Those poor, overworked, cybercriminals of yesteryear had it so much tougher than today’s generation! To be successful at their sinister occupation, cybercriminals used to spend long days and nights in their shadowy lairs, slowly hacking their way through firewalls and intrusion detection systems. to steal our data. Somewhere along the line, however, some particularly evil (but admittedly efficient) cybercriminal had an epiphany: why not trick the victims into doing the heavy lifting in order to make the theft that much easier? Before long, the insidious plan began paying tremendous dividends: a huge uptick in stolen data and clandestine network access with just a fraction of the effort required by their criminal predecessors. An added benefit of this new approach was a vastly improved work-life balance, allowing the evildoers more time to unwind and relax after a long week of ruining lives.
When Cybercriminals trick victims into compromising their own data, it is a type of social engineering. One of the more popular varieties of social engineering is known as ‘spear phishing’, which involves crimi¬nals sending email that appears to originate from a trusted source - the CEO, our bank, or a member of our IT Department. Within this email is a request from the sender to open an attachment, click a link, or provide sensitive information. Once we take the bait, and do the sender’s bidding, that’s where the fun begins. It is estimated that over 90% of data breaches can be attributed to spear phishing attacks, which suggests that this successful, albeit nefarious, tactic isn’t going away any time soon.
Here are just a few examples of the consequences of a spear phishing attack:
So how do we avoid becoming the next data security headline, joining the ever‐increasing ranks of victims that have fallen prey to a spear phishing attack? Here are some helpful best practices.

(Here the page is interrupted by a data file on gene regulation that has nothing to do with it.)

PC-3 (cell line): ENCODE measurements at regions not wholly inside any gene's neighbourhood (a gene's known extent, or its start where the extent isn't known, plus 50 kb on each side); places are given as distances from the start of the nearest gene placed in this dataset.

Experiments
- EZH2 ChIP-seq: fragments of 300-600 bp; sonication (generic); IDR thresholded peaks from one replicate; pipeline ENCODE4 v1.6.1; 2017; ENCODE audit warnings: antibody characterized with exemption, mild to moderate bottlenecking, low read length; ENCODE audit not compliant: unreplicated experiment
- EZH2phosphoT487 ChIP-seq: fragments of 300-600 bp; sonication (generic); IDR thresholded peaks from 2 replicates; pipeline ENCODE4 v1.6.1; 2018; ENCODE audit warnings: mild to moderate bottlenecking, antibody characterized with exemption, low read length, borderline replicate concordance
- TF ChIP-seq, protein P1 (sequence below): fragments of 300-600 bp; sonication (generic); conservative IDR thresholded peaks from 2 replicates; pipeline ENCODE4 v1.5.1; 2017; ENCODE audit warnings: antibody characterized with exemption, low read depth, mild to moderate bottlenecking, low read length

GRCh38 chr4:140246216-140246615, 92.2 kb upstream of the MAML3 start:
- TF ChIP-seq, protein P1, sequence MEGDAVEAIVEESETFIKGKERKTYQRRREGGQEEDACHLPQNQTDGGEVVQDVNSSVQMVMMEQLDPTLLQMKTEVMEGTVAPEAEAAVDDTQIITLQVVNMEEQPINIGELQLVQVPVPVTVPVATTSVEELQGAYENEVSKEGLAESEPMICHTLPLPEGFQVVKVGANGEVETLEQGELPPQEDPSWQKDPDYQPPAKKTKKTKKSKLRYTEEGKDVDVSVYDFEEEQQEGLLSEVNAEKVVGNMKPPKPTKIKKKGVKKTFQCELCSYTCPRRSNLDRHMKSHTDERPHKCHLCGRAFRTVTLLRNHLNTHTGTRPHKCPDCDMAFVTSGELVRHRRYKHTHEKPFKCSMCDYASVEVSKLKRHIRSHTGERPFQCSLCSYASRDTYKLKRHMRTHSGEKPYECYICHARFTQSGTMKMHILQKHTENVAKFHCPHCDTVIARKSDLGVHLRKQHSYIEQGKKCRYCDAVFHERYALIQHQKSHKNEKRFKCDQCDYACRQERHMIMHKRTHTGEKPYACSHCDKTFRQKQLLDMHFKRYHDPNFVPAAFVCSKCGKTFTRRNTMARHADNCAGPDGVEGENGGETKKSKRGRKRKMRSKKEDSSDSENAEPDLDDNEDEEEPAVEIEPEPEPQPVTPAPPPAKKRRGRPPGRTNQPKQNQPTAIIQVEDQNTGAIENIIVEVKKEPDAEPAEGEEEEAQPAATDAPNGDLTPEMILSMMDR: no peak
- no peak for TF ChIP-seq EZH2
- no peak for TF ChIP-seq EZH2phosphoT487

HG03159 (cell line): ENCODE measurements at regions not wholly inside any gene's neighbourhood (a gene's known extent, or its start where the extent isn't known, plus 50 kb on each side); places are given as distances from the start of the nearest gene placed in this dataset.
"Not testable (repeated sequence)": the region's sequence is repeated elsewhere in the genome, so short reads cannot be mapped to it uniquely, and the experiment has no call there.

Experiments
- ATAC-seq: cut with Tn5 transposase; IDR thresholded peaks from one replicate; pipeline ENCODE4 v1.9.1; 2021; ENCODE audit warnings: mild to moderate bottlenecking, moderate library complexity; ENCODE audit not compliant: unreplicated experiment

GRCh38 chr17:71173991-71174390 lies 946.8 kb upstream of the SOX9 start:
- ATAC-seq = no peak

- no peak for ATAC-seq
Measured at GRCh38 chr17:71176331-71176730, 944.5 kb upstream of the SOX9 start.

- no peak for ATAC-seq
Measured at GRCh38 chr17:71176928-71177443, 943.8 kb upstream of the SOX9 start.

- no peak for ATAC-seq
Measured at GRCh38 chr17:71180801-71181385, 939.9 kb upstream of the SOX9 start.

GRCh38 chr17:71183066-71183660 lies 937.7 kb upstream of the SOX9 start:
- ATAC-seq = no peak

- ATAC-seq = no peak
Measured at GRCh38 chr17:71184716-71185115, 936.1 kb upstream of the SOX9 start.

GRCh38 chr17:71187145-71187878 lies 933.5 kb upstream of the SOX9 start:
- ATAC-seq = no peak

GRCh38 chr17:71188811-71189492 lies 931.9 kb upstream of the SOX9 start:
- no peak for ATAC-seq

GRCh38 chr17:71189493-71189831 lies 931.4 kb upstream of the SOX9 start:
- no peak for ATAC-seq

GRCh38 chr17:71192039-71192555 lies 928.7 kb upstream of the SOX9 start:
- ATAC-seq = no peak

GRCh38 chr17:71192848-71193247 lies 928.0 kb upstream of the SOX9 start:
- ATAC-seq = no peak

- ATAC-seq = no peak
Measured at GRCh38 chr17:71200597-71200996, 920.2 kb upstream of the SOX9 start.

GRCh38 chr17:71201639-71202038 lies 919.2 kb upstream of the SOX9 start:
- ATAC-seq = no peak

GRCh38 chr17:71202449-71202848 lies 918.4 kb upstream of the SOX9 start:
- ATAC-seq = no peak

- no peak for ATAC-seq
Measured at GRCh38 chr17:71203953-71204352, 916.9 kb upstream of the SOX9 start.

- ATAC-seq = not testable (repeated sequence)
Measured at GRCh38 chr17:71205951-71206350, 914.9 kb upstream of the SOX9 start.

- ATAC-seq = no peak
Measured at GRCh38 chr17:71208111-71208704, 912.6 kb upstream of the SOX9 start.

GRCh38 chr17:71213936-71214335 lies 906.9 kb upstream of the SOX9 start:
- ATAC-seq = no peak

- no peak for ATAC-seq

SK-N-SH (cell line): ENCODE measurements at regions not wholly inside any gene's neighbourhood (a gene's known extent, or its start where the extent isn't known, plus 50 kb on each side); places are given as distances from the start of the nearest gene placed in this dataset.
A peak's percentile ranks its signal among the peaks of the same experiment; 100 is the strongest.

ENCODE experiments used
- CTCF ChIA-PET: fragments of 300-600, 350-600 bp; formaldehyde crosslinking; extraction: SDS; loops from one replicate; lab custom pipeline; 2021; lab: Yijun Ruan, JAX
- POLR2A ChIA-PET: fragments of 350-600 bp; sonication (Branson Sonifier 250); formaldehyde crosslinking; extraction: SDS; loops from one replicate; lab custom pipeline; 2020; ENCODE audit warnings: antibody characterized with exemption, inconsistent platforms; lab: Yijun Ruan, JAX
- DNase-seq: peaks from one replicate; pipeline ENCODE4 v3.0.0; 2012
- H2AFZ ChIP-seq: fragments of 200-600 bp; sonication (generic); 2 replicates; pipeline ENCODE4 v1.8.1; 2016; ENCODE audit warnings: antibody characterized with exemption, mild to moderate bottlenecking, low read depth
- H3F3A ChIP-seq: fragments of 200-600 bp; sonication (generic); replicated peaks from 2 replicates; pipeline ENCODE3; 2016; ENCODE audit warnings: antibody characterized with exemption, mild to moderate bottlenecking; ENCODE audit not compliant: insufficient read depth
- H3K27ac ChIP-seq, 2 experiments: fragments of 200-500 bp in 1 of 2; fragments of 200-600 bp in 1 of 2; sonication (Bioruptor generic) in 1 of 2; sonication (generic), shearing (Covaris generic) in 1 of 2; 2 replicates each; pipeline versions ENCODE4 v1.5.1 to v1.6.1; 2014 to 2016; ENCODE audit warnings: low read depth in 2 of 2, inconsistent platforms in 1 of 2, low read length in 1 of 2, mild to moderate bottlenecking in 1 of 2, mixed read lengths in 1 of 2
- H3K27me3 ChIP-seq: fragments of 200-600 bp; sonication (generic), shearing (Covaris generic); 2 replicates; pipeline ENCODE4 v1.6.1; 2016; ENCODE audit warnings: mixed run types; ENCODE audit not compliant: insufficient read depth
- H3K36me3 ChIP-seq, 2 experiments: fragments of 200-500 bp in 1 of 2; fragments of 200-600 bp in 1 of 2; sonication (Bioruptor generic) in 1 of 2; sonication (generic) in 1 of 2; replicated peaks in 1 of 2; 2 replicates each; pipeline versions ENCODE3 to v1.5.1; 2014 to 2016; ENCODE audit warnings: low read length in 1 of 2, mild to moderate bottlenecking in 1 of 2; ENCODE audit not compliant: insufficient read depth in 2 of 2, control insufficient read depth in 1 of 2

Email best practices
Email best practices include tightening email and web filters, geo-blocking high-risk countries that you aren’t doing business with, keeping applications and systems patched, ensuring antivirus definitions are constantly updated, and monitoring firewalls, logs, and intrusion detection systems for suspicious activity are just some of the ways you can reduce your chances of becoming a spear phishing vistim. However, since even the best security solutions in the world won’t defend against every well‐designed spear phishing attack, it is imperative that education also be part of every company’s cybersecurity strategy.
Training your staff
Since spear phishing attacks prey on unsuspecting recipients, who are unaware of a potential threat, education can increase your staff’s ability to identify attacks - transforming your users from being the weakest link in the security chain into a virtual human firewall. One key concept that needs to be reinforced in the training is that, users should be instructed to consider the legitimacy of any email requesting sensitive information, or asking them to click a link or open a file. If the user is not absolutely certain that the request is legitimate, they need to contact the sender by phone or via a separate email chain for confirmation. A good strategy to reduce the likelihood of users being tricked into falling prey to a spear phishing attack, is to periodically conduct a simulated spear phishing attack to identify users that may require additional awareness training.
In terms of frequency, every user should receive cybersecurity training at least once a year. In addition to a mandatory annual training, every new hire should receive cybersecurity best practices training before being assigned a computer. On-demand training should be considered in order to significantly reduce costs and increase efficiency. Anyone with access to sensitive information such as credit card data or protected health information should be required to receive specialized training, several times throughout the year.
For more information on cybersecurity best practices, conducting a simulated spear phishing campaign, or customized on-demand cybersecurity training, contact Citrin Cooperman’s Technology and Risk Advisory (TRAC) team.